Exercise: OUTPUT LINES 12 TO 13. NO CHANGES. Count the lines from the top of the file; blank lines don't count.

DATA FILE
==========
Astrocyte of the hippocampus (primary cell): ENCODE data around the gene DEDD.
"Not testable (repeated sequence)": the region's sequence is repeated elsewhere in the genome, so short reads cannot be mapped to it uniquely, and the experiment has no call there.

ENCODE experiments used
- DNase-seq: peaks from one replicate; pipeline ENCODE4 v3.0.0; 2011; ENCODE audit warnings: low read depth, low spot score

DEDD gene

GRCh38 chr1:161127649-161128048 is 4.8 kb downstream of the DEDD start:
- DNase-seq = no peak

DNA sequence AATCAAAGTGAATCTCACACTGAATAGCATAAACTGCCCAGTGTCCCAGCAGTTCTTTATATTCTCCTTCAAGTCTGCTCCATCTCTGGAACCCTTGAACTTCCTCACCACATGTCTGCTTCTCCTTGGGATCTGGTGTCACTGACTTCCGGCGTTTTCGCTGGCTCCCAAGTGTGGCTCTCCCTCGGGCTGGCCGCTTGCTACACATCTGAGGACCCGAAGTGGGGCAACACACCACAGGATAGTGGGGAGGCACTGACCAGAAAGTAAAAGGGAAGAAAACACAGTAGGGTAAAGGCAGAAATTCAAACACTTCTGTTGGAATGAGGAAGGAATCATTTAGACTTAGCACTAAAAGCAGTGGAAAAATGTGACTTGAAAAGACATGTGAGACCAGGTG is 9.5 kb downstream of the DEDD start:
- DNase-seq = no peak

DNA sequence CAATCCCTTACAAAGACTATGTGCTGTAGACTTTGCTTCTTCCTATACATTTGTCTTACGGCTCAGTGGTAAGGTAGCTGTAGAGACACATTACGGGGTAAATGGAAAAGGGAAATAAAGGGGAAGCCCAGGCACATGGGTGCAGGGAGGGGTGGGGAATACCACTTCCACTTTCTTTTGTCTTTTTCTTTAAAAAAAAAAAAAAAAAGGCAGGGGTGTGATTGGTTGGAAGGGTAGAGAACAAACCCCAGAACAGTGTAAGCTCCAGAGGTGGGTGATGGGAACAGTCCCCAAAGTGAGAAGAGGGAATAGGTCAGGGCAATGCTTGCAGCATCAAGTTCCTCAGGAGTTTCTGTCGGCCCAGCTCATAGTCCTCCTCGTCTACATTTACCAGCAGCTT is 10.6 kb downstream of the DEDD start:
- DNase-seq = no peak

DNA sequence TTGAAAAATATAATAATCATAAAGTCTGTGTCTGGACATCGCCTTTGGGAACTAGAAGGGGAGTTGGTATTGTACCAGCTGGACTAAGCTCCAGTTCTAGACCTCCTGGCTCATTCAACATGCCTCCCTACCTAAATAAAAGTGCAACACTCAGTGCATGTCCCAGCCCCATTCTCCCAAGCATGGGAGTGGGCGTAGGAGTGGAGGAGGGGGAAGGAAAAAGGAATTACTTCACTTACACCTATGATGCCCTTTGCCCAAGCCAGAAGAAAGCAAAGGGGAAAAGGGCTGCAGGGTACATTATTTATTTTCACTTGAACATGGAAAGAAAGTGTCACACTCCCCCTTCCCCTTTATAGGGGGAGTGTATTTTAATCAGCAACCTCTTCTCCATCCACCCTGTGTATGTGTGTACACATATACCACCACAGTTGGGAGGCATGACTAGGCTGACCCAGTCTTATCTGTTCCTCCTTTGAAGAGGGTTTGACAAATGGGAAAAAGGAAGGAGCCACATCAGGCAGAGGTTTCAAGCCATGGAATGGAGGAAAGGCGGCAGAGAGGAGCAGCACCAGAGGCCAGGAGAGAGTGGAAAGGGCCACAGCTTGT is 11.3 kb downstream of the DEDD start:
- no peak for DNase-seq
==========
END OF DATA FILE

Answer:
DNA sequence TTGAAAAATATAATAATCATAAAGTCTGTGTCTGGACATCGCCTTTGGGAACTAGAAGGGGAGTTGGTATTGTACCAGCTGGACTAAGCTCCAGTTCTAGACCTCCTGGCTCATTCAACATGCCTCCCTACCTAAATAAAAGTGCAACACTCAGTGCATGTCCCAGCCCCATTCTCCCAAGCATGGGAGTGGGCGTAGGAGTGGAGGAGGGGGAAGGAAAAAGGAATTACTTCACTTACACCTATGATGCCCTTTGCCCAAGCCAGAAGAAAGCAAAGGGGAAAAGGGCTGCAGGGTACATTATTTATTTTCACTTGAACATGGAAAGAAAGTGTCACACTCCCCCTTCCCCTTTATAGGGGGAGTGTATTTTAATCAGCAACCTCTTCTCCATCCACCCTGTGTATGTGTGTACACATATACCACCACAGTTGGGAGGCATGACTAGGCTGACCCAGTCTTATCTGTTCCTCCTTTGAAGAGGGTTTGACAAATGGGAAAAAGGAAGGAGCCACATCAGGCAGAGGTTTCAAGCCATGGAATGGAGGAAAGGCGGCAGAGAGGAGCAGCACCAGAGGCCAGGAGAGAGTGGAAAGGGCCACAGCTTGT is 11.3 kb downstream of the DEDD start:
- no peak for DNase-seq